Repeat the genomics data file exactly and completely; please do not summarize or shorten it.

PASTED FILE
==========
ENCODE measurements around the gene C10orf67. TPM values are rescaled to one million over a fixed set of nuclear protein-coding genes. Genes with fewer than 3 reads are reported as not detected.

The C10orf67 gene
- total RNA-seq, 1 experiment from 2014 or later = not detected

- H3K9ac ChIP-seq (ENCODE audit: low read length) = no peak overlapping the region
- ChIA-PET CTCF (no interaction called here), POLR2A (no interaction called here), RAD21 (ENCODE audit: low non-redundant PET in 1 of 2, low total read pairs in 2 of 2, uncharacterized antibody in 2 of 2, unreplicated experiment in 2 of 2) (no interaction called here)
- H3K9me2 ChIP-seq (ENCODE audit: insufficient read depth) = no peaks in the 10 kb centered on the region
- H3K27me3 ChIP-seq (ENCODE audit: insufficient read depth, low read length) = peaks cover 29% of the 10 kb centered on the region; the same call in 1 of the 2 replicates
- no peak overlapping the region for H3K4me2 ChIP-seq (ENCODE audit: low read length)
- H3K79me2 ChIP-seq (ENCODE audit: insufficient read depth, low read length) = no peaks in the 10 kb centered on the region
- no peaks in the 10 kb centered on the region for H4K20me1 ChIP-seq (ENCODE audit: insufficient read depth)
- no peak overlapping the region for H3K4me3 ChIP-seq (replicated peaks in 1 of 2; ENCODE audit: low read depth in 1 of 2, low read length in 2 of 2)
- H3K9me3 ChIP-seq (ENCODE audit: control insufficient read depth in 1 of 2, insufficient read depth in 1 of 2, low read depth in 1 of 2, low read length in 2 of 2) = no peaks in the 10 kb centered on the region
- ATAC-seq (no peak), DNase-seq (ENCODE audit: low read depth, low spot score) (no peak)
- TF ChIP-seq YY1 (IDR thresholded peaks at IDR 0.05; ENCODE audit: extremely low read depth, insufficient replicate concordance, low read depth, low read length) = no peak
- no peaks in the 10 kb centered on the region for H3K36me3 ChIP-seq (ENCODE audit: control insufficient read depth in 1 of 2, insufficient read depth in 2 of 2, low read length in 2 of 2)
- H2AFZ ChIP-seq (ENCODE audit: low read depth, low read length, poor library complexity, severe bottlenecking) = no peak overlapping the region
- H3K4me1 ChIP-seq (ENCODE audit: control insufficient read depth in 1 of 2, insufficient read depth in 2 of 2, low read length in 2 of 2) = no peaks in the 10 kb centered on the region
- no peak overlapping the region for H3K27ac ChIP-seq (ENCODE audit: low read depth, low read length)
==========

ENCODE measurements around the gene C10orf67. TPM values are rescaled to one million over a fixed set of nuclear protein-coding genes. Genes with fewer than 3 reads are reported as not detected.

The C10orf67 gene
- total RNA-seq, 1 experiment from 2014 or later = not detected

- H3K9ac ChIP-seq (ENCODE audit: low read length) = no peak overlapping the region
- ChIA-PET CTCF (no interaction called here), POLR2A (no interaction called here), RAD21 (ENCODE audit: low non-redundant PET in 1 of 2, low total read pairs in 2 of 2, uncharacterized antibody in 2 of 2, unreplicated experiment in 2 of 2) (no interaction called here)
- H3K9me2 ChIP-seq (ENCODE audit: insufficient read depth) = no peaks in the 10 kb centered on the region
- H3K27me3 ChIP-seq (ENCODE audit: insufficient read depth, low read length) = peaks cover 29% of the 10 kb centered on the region; the same call in 1 of the 2 replicates
- no peak overlapping the region for H3K4me2 ChIP-seq (ENCODE audit: low read length)
- H3K79me2 ChIP-seq (ENCODE audit: insufficient read depth, low read length) = no peaks in the 10 kb centered on the region
- no peaks in the 10 kb centered on the region for H4K20me1 ChIP-seq (ENCODE audit: insufficient read depth)
- no peak overlapping the region for H3K4me3 ChIP-seq (replicated peaks in 1 of 2; ENCODE audit: low read depth in 1 of 2, low read length in 2 of 2)
- H3K9me3 ChIP-seq (ENCODE audit: control insufficient read depth in 1 of 2, insufficient read depth in 1 of 2, low read depth in 1 of 2, low read length in 2 of 2) = no peaks in the 10 kb centered on the region
- ATAC-seq (no peak), DNase-seq (ENCODE audit: low read depth, low spot score) (no peak)
- TF ChIP-seq YY1 (IDR thresholded peaks at IDR 0.05; ENCODE audit: extremely low read depth, insufficient replicate concordance, low read depth, low read length) = no peak
- no peaks in the 10 kb centered on the region for H3K36me3 ChIP-seq (ENCODE audit: control insufficient read depth in 1 of 2, insufficient read depth in 2 of 2, low read length in 2 of 2)
- H2AFZ ChIP-seq (ENCODE audit: low read depth, low read length, poor library complexity, severe bottlenecking) = no peak overlapping the region
- H3K4me1 ChIP-seq (ENCODE audit: control insufficient read depth in 1 of 2, insufficient read depth in 2 of 2, low read length in 2 of 2) = no peaks in the 10 kb centered on the region
- no peak overlapping the region for H3K27ac ChIP-seq (ENCODE audit: low read depth, low read length)